From my perspective, the future looks pretty grim, so I have designed my own plan for businesses that want to open on June 1:
  • Let the restaurant owners decide if they want to open or not.
  • Let customers decide on whether they want to frequent these establishments
  • Let the employees decide whether they want to work.
  • For people who have a weakened immune system (like my wife) stay at home.
  • For people who do not want go to public places, do not go there. You can order groceries and food online.
This my five-point plan. What do you think?

 

The war of the words

I am 56 years-old. I am a white man. I live in the suburbs. I have two healthy sons and an amazing wife.

I have nothing to complain about. But still I have a knack for finding political fights on social media platforms.

I used to be a journalist, and then a columnist. I put food on my family’s table by sharing my opinions every week.

Please, however, make no mistake, I am today a little more than a second-rate pundit with a boatload of opinions, a keyboard and an internet connection. Sadly, a lot of other people I know are in the same boat.

When I was growing up, I was taught that voting, and politics were private things. That’s why we have curtains at the voting booth: to keep our choices private. Back then, however, we didn’t have an internet and access to so many people.

According to Facebook, I have more than 1,100 “friends.” Let’s get real. I can count the number of my friends on two hands,

“We are reckless in our use of the lovely word friend,” or so wrote French author Romain Rolland in 1913.

I am guilty of being a political monger, easily sucked into meaningless debates on Facebook and Twitter. But I also like to think I am a political centrist, and that it would be difficult to discern my political orientation based on my social media postings.

Maybe I am kidding myself. Maybe not.

I find it curious that so many people spend so much time engaged in political debates on social media outlets, some of which become quite heated as these amateur pundits duke it out on the world-wide web.

Both Democrats and Republicans (in almost equal measure) line up in their own turf and pontificate why their points are absolute truth. Are these people trying to recruit more members? Are they hoping to influence our nation’s political discourse?

Following my career in journalism, I accepted a job as a public relations professional. Yes, social media is a powerful communications tool in today’s world of political engagement, but every PR pro knows that it must be handled with precision.

Do you really think that name calling, badgering and screeching hardcore positions will “convert” someone from a different camp?

How much time do you spend on social media platforms, engaged in political debates?

Is it worth it?

All Along the Watchtower

(previously published in Saco Bay News)

It seems ironic that this is “Sunshine Week.”

No, it has nothing to do with Daylight Saving Time, but as the world grapples with the Covid-19 pandemic it becomes even more important for the media to “keep a check” on our government whether federal, state or local.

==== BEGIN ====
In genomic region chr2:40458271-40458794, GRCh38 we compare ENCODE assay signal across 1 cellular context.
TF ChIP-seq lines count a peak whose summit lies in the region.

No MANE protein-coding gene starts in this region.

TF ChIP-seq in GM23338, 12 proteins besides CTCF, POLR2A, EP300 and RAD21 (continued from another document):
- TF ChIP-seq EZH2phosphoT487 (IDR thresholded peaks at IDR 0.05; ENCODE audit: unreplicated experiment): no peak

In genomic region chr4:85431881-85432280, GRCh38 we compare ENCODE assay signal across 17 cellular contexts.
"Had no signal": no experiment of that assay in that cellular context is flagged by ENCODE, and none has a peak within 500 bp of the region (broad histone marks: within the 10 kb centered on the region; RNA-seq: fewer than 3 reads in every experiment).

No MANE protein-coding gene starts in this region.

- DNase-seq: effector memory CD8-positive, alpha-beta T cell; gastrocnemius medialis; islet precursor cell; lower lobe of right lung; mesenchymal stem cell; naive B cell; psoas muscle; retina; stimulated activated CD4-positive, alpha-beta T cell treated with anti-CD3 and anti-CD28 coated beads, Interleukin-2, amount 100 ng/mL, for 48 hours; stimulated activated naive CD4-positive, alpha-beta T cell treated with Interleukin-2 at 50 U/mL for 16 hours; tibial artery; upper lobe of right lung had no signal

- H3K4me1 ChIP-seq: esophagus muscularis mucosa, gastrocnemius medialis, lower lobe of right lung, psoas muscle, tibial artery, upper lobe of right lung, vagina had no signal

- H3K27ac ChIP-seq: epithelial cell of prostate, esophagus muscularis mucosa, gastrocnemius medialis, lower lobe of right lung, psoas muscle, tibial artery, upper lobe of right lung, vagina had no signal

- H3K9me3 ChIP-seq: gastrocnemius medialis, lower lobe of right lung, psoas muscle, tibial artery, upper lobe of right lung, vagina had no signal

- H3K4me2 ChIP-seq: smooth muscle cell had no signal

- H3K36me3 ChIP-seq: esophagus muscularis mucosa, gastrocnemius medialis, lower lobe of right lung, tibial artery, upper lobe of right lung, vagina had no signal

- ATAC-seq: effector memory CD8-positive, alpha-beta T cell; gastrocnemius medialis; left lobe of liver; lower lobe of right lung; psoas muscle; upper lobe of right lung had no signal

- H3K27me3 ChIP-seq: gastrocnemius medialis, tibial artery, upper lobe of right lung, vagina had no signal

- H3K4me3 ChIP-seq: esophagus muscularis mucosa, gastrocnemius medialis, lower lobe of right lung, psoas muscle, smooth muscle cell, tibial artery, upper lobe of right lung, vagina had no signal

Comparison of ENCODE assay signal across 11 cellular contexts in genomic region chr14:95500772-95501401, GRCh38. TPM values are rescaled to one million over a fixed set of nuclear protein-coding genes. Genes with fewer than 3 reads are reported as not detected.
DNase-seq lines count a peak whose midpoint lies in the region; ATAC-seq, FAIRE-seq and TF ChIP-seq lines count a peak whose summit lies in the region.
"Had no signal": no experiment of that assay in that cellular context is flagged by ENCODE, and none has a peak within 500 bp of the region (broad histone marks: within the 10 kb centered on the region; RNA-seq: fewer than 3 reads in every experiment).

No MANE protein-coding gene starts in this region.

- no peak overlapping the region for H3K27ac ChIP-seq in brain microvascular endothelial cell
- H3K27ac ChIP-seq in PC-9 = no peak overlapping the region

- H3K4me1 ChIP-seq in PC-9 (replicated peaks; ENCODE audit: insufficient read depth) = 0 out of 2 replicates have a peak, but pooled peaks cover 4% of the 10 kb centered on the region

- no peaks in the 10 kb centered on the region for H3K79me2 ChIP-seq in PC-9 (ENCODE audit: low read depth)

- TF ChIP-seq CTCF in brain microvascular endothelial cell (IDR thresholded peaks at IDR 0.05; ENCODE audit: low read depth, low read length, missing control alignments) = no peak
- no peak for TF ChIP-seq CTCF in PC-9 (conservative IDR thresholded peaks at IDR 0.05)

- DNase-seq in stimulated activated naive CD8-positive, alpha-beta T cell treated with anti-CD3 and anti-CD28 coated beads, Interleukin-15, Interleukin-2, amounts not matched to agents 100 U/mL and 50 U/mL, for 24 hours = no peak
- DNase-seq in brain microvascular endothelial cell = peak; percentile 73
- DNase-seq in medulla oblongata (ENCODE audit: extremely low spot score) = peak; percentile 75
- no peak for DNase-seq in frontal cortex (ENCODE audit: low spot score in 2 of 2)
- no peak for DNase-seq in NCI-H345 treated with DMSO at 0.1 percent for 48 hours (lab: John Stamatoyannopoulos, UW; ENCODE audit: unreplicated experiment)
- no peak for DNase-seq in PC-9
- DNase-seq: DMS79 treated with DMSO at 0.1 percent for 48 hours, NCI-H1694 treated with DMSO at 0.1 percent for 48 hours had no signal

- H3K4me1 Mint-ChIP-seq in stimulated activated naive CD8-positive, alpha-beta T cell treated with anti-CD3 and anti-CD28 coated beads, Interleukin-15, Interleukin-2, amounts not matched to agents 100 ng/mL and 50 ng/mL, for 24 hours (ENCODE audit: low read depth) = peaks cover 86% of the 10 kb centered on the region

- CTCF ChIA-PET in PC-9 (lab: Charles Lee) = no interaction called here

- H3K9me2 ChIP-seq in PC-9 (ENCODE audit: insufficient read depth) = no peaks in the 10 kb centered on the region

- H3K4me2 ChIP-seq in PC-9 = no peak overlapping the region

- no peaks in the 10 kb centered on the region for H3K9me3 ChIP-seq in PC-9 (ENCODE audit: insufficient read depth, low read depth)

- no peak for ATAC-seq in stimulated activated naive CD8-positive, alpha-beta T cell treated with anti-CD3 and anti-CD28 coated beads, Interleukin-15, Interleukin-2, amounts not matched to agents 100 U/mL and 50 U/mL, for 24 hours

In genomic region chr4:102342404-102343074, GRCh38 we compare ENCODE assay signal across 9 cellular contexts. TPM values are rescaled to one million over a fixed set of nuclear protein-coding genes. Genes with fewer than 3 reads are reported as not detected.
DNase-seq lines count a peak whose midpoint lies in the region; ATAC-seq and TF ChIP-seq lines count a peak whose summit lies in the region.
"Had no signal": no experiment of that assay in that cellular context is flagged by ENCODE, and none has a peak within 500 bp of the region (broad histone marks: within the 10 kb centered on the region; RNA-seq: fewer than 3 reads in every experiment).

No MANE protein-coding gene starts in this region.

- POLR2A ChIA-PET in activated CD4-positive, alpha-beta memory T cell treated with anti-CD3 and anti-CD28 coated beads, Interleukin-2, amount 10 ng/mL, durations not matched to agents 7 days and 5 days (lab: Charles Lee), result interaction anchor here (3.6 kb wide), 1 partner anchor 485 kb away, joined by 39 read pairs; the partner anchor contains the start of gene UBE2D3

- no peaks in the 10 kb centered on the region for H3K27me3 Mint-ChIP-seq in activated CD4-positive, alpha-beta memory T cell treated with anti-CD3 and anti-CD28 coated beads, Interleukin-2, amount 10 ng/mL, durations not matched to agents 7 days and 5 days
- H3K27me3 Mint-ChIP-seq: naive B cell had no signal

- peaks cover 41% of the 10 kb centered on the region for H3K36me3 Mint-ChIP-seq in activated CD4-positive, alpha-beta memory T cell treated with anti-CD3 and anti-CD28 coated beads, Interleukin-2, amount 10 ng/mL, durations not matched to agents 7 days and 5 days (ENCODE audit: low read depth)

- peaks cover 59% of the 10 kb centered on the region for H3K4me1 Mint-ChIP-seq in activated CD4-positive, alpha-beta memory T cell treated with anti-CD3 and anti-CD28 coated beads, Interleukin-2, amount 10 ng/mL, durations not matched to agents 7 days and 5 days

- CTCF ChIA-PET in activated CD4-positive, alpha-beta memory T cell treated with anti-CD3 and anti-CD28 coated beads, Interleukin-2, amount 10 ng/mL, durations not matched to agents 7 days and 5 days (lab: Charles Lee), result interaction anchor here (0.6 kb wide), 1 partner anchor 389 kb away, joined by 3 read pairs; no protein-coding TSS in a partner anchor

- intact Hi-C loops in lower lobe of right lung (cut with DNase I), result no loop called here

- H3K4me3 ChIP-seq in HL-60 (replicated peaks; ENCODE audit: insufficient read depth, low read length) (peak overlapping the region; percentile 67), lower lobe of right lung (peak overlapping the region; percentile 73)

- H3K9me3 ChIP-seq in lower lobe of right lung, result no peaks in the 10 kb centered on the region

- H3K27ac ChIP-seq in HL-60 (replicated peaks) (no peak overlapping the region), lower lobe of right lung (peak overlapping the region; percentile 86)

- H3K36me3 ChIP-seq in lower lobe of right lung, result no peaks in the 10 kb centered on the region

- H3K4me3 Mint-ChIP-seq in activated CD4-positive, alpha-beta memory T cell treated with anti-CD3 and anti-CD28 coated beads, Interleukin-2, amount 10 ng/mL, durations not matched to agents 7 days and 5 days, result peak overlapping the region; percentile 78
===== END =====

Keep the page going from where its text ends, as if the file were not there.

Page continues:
Sunshine Week was founded in 2005, and its purpose is to provide the media (and the general public) with the tools and resources necessary to ensure that government operations are open and transparent. Sunshine as opposed to darkened backroom deals among government officials.

More than 200 years ago, during a debate in the British Parliament, Edmund Burke coined a phrase to describe the media: “The Fourth Estate.” It was a recognition of the media’s power and responsibilities. We have a system of checks and balances between the branches of our government in this country. The First Estate is the executive branch; the Second Estate is the legislature; and the Third Estate is the judiciary.

Spiderman comics coined the phrase “With great power comes great responsibility.”  But the media cannot exercise its power if the government operates in secret or manipulates the flow of information.

Fortunately, the media (and the general public) have an awesome and powerful tool in their arsenal.

The Freedom of Information Act (FOIA) was signed into law by President Lyndon Johnson in 1966 just as the Viet Nam War was heating up. FOIA provides the media with legal muscle in order to keep the public informed about government affairs.

One of the earliest and most notable uses of the FOIA was its role in the Watergate scandal. Washington Post reporters Bob Woodward and Carl Bernstein had to use extraordinary tactics, which included FOIA, in order to get to the truth that eventually crumbled Richard Nixon’s presidency.

The media plays an important role in disseminating the news. In fact, it is the media that frames the story, whether it’s a global issue like the Corona virus, a national story such the Democratic primary or a local issue such as the city of Biddeford’s plan to construct a parking garage.

All over the globe, the media has changed drastically over the last 30 years or so. Today, news consumers have more options than ever before. Today, we have a 24-hour news cycle that is voracious, supported by advertising and highly competitive. The days of Walter Cronkite and the neighborhood paperboy are behind us.

Today, consumers have a plethora of choices about where to get their news. You can watch CNN on your smart phone while riding the subway. But how do we know whether your choice of media is trustworthy? We don’t. The cure for this problem is for you to gather your news from a variety of news sources.